565 F2d 237 Association of National Advertisers Inc v. Federal Trade Commission J
565 F.2d 237
1977-2 Trade Cases 61,715
ASSOCIATION OF NATIONAL ADVERTISERS, INC., Plaintiff-Appellant,
FEDERAL TRADE COMMISSION, Calvin J. Collier, Chairman, Paul
Rand Dixon and Elizabeth Hanford Dole,
No. 35, Docket 77-6063.
United States Court of Appeals,
Argued Sept. 15, 1977.
Decided Nov. 2, 1977.
Robert L. Sherman, New York City (Weil, Guttman & Davis, New York City, Gilbert H. Weil, New York City, of counsel), for plaintiff-appellant.
Gary G. Cooper, Asst. U. S. Atty., New York City (Robert B. Fiske, Jr., U. S. Atty. for the Southern District of New York, Samuel J. Wilson, Asst. U. S. Atty., New York City, of counsel), for defendants-appellees.
Before GURFEIN and VAN GRAAFEILAND, Circuit Judges, and COFFRIN, District Judge.*
VAN GRAAFEILAND, Circuit Judge:
The issue on this appeal is whether the district court had interlocutory jurisdiction to review an order entered in a Federal Trade Commission rulemaking proceeding, which denied appellant's motion to expunge allegedly irrelevant documents from the record. The district court held that it did not have jurisdiction and dismissed plaintiff's complaint seeking injunctive relief. We affirm.
On November 11, 1974, the FTC published a notice that it had initiated a proceeding to promulgate a Trade Regulation Rule (TRR) concerning food advertising and invited public comment. See 15 U.S.C. § 57a; 16 C.F.R. § 1.11. On March 2, 1976, it published the final notice required by 16 C.F.R. § 1.12. By this time, over 15,000 pages of documents had been entered into the public record of the proceeding.
According to the final notice, the proceeding would be divided into three separate phases. The hearings in the first phase would be limited to consideration of certain issues, and all other issues would be relegated to one of the later phases. On April 12, 1976, appellant, which had been designated as the group representative for a number of interested food advertisers, see 16 C.F.R. § 1.13(c)(1)(v), petitioned the presiding officer to identify, at least thirty days prior to the commencement of proceedings, those documents relating to the first phase, and to order that those documents constitute the sole public record for the first phase up to the time of hearings. The petition was denied on April 22, 1976.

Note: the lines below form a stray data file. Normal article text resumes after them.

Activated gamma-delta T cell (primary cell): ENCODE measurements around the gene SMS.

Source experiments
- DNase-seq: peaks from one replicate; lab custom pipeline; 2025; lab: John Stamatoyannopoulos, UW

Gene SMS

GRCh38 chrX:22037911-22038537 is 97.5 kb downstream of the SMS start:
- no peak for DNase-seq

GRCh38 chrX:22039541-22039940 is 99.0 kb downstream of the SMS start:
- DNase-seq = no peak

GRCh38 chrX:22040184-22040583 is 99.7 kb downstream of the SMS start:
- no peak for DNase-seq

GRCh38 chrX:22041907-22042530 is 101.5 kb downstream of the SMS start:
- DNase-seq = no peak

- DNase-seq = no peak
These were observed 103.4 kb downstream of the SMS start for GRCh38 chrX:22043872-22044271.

From April 28 to April 30, 1976, the FTC staff entered an additional 25,000 pages of documents into the public record. Appellant asserts that most of these documents are irrelevant to the first phase of the proceeding and that some are irrelevant to all three phases. Of the 25,000 pages, approximately 13,000 were taken from the record of the Dietary Food Hearings held before the Food & Drug Administration. On June 11, 1976, appellant petitioned the presiding officer to postpone the first phase for six months so that it could study these documents, which were not yet publicly available. The petition was denied on June 16, 1976, and on that day copies of the documents were made available to appellant.
On June 25, 1976, appellant petitioned the presiding officer to expunge from the record all of the documents entered between April 28 and April 30, to admit documents thereafter only on a showing of relevance, to postpone the hearings until appellant had a chance to appeal his ruling if adverse and to certify an adverse ruling for appeal to the FTC. The presiding officer denied the petition in toto on July 1, 1976.